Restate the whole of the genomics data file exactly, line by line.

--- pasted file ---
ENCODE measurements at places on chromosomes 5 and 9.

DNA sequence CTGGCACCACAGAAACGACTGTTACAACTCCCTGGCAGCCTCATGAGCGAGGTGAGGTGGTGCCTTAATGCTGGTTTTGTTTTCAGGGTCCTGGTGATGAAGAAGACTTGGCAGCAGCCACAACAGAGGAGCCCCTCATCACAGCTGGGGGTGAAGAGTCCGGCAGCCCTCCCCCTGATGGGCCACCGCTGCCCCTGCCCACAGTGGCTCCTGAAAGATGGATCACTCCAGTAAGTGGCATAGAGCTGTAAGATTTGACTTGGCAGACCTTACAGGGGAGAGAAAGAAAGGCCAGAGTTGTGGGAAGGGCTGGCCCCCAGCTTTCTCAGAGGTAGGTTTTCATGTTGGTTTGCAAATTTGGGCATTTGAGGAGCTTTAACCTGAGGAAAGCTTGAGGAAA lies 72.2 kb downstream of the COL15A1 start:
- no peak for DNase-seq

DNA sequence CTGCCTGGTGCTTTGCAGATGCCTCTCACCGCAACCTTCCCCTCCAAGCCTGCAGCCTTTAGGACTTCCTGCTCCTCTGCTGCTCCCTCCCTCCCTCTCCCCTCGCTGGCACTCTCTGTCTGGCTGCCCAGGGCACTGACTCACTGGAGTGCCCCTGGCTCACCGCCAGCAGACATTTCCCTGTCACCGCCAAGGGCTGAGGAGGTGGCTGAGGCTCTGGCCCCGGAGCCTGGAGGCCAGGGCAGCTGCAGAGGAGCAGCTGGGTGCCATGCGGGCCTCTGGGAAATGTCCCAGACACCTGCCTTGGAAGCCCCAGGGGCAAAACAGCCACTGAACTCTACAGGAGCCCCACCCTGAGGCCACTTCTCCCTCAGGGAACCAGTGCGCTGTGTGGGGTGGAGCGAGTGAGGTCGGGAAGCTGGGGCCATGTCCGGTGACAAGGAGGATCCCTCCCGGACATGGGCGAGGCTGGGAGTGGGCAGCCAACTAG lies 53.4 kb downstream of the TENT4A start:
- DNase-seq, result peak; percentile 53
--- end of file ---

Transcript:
ENCODE measurements at places on chromosomes 5 and 9.

DNA sequence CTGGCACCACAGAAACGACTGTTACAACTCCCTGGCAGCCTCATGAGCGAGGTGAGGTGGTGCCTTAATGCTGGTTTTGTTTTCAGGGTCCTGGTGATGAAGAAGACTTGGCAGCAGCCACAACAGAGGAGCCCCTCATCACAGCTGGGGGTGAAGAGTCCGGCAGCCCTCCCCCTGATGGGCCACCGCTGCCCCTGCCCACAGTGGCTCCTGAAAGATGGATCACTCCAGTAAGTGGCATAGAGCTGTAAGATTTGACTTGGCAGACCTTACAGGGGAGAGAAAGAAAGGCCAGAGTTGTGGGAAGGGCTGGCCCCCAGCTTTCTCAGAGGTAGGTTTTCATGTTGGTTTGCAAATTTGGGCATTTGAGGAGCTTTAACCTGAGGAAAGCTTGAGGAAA lies 72.2 kb downstream of the COL15A1 start:
- no peak for DNase-seq

DNA sequence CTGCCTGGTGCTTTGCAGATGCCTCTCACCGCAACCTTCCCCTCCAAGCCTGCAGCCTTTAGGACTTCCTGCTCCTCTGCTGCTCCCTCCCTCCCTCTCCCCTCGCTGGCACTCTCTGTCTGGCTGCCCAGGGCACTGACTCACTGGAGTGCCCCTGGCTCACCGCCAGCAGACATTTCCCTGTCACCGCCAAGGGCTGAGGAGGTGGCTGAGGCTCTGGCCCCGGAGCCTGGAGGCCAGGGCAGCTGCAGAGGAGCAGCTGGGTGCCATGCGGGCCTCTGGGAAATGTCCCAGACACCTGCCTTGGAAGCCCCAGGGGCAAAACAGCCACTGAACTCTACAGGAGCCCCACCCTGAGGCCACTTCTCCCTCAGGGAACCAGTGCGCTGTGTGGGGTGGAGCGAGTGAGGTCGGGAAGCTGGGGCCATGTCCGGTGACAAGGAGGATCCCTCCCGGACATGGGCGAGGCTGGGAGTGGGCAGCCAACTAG lies 53.4 kb downstream of the TENT4A start:
- DNase-seq, result peak; percentile 53